I've been a Flexitarian for years......15 or more to be as precise as possible......and am quite happy with that. Red meat and pork are two things I can do without indefinately but I love chicken, turkey, fish, shrimp.....even at that though, I regularly have a soy protein substitute of some sort and have a small collection of recipes started that use Tofu in different forms so will be trying that soon, now that I've found I can get it :) Report
I love eating fruits and veggies, and often eat meatless, but I am sorry sometimes my body needs some steak. When I am dragging and have no energy at all I know that it's what I need because I am lacking the iron I need. I hate taking supplements so I try to eat everything in moderation so I can get the nutrients I need. Report
We've increased our use of beans but still include meats in our diets. Report
I've been eating vegetarian for the past 21 months and vegan for the past 4. Prior to that I ate a flexitarian diet for about 8 years. I feel more and more healthy and balanced as time passes. Here's the kicker...I was a serious meat loving omnivore in the past, so if I made the transition, anybody can if they truly want to experience better health. Report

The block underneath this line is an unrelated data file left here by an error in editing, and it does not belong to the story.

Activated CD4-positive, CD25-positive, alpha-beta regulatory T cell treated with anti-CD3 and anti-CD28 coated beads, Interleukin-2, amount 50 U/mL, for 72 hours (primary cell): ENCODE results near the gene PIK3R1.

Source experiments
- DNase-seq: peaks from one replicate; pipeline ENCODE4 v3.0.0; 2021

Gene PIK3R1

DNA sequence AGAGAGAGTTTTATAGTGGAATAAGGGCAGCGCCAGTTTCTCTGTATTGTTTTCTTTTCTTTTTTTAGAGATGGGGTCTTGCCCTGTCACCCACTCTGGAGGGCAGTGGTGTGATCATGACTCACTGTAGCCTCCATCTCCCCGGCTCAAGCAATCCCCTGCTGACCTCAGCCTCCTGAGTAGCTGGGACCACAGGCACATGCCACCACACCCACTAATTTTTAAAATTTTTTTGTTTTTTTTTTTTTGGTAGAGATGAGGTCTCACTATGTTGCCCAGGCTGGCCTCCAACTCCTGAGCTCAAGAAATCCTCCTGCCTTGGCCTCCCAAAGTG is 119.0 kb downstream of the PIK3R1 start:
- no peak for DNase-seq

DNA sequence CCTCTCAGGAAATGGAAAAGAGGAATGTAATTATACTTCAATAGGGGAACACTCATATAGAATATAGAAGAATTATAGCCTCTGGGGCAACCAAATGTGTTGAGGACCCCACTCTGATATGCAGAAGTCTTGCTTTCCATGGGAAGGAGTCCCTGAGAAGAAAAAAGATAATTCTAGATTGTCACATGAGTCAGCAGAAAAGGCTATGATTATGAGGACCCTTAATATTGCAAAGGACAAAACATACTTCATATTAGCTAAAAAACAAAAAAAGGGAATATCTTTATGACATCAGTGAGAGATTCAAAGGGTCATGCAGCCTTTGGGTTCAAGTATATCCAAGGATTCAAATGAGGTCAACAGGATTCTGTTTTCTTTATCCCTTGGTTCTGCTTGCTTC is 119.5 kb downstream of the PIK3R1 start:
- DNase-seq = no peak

I would so love to vegetarian but I do like an occasional steak, chicken & seafood. I do go meatless most of the time though. Report
Not a big red meat eater but do love my seafood and poultry. I do eat a meatless meal or day about every week or so, just because I like veggies fruits and other good foods. I don't think I could go totally meatless forever tho. Report
We eat meat, eggs, dairy and fish dishes as a family so not sure that will change but having said that any new and different ideas are always welcome for the variety aspect as well as the health benefits Report
Strict vegetarianism came easily for me. I used to push meat and fish around on my plate as a child, and refuse it as I became older. I applaud all those interested in cutting back and incorporating meatless meals into their menus. Report
I originally went vegetarian ten years ago, but only stuck with that for a year as I found I needed fish in my diet, and back then the term flexitarian was not known as much as it is today. Flexitarianism is something I have had no trouble sticking with because I leverage all the great meatless foods that the food industry now creates that allows me to eat all my favorite comfort foods in their healthiest plant- based versions.